Coronavirus

The latest updates on the COVID-19 outbreak in South Florida.

Fort Lauderdale Beach
Caitie Switalski / WLRN

Along Fort Lauderdale Beach, heading north on State Road A1A, few joggers and pairs of walking partners braved the gray clouds, stong wind and the pelting rain on Monday. 

Sheng Guo was among the first people in South Florida to experience the impact of COVID-19. He grew up near Wuhan, China, where the virus started. He lives in Weston now, but his parents and grandmother still live close to Wuhan. Guo is an economics instructor at FIU.

This week, NASA and the commercial company SpaceX are set to launch two astronauts to the International Space Station (ISS) in a new capsule. This is the first launch by NASA of astronauts from U.S. soil in nearly a decade, but it's happening in the middle of a pandemic.

Here are some of the ways that the coronavirus will, and won't, change the plans for the space agency's latest launch.

Astronauts have been quarantining since before it was cool.

Thousands of people who had planned to visit war memorials in Washington, D.C., this holiday weekend were forced to cancel this year because of the coronavirus pandemic. That includes veterans traveling with the nonprofit network Honor Flight, which recently suspended all trips at least until this fall.

"Our veterans that travel with us are still living, so their day is Veterans Day not Memorial Day," says Honor Flight CEO Meredith Rosenbeck. "But they go to honor their friends and comrades, those who have fallen."

On this Memorial Day weekend, beaches have reopened and people are venturing outside.

Champale Greene-Anderson keeps the volume up on her television when she watches 5-year-old granddaughter Amor Robinson while the girl's mom is at work.

"So we won't hear the gunshots," says Greene-Anderson. "I have little bitty grandbabies, and I don't want them to be afraid to be here."

As a preschooler, Amor already knows and fears the sounds that occurred with regularity in their St. Louis neighborhood before the pandemic — and continue even now as the rest of the world has slowed down.

AP Photo/Chris O'Meara

One out of every three applications for unemployment in Florida has been deemed ineligible to get relief. Are the people applying for the support to blame, or is the trouble with the state’s unemployment system?

Daniel Reinhardt / AP

Health officials are figuring out the COVID-19 risks for children.

Creative Commons

Butterflies and moths captivated Lawrence Reeves – so much so that he chased their ethereal flutters all the way to the Philippines, his mother’s homeland, as an entomology master’s student at the University of Florida.

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Jeenah Moon / Reuters

Like the rest of the United States, unemployment in South Florida continues to climb. Experts are still working to get a more complete picture of how the COVID-19 virus has impacted the economy here, as well as across the country.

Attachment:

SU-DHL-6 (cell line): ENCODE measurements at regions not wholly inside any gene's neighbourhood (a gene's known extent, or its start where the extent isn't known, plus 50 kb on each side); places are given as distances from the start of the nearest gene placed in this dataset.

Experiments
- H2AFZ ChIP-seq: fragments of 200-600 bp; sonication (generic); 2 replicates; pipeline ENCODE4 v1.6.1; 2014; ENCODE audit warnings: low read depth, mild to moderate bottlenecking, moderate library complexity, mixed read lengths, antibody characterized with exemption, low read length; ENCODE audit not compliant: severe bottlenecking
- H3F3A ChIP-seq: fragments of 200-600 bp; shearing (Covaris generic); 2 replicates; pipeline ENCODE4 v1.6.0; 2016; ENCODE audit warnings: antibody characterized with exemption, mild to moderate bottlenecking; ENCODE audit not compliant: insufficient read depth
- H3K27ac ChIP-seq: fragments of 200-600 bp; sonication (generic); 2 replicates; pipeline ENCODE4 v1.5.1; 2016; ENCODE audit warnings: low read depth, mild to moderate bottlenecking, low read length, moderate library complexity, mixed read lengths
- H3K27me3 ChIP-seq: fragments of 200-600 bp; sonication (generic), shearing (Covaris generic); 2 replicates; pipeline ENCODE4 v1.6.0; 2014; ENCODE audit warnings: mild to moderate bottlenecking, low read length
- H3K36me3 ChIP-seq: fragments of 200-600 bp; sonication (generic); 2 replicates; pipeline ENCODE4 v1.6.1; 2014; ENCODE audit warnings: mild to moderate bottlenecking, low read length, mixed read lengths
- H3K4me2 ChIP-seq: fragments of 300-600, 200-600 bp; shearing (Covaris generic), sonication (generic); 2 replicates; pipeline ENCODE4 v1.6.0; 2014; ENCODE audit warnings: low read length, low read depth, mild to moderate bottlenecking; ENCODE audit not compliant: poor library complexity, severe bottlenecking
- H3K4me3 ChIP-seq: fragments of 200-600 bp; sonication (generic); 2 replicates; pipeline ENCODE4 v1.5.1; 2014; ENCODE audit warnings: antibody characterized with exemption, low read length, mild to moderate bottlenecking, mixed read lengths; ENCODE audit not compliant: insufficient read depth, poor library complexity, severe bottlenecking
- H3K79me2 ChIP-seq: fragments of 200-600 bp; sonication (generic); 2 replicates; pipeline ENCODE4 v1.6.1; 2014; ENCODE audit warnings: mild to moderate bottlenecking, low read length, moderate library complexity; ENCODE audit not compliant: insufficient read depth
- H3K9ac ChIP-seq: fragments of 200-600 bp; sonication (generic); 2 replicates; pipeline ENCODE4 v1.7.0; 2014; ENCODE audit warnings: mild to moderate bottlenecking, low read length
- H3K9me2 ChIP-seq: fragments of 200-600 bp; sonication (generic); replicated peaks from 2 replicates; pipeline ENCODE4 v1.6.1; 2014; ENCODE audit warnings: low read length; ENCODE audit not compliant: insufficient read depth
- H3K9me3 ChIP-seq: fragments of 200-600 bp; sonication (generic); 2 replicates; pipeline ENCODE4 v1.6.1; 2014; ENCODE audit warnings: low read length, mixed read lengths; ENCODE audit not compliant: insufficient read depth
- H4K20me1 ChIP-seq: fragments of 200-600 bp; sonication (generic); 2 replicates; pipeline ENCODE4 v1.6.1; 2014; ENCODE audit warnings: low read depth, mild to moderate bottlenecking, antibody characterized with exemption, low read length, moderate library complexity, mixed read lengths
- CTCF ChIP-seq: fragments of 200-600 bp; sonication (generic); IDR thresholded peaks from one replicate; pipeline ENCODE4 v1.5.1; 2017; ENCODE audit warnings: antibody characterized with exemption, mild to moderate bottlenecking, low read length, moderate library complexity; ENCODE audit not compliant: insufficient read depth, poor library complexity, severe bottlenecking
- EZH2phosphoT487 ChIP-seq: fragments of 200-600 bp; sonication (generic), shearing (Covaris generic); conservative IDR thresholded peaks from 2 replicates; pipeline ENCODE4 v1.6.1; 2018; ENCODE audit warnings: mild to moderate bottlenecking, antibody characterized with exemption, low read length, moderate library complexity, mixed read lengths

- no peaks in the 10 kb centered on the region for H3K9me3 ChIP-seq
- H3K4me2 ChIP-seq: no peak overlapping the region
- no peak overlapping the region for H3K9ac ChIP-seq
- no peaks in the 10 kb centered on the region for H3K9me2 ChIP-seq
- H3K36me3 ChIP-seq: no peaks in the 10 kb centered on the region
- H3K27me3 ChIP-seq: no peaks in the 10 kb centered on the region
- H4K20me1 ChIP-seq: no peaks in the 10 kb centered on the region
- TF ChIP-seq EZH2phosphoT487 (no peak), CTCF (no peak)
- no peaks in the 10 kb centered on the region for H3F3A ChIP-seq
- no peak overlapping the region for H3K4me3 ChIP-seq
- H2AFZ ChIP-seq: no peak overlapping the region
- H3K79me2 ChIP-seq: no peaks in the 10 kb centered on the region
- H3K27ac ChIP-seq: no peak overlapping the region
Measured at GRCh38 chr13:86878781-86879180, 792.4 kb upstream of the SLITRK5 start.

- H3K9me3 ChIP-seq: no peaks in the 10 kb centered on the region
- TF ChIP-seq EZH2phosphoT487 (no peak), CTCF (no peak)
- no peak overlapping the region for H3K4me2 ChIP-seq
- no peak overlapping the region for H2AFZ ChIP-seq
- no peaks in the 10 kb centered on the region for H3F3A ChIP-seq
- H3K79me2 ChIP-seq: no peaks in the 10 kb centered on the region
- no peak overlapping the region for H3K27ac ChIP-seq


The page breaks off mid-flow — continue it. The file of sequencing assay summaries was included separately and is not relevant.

David Goodhue / Miami Herald/FL Keys News

A Florida Keys nursing home that has become a cluster for novel coronavirus cases did not report the deaths of 13 people at the facility to the state Department of Health, including seven people who were suspected to have possibly died from the disease, according to a report from the state agency that regulates nursing homes.

U.S. government buildings, military posts and embassies will fly the flag at half-staff through Memorial Day weekend in memory of the nearly 100,000 people who have died of COVID-19, President Trump announced Thursday night. The decision comes after Democratic leaders in Congress sent a letter to the president requesting the gesture.

The coronavirus test wasn't as bad as Celeste Torres imagined. Standing outside a dorm at the University of California, San Diego, Torres stuck a swab up a nostril, scanned a QR code, and went on with the day.

"The process itself was about five minutes," Torres says, "I did cry a little bit just because it's, I guess, a natural reaction."

The coronavirus has not spared the U.S. military court and prison at Guantánamo Bay, Cuba, where legal proceedings have come to a virtual standstill due to the pandemic. That has critics of Guantánamo, which has cost taxpayers more than $6 billion despite finalizing only one conviction in nearly two decades, saying this is a chance to shut it down for good.

The White House is looking at extending a tax break for investments in certain low-income neighborhoods as it tries to find ways to address the devastating impact of the coronavirus on communities of color in America.

A provision in the 2017 tax cut law allows investors to defer and lower their capital gains taxes through 2026 if they invest their profits into designated "opportunity zones" –- areas struggling with high unemployment and low wages.

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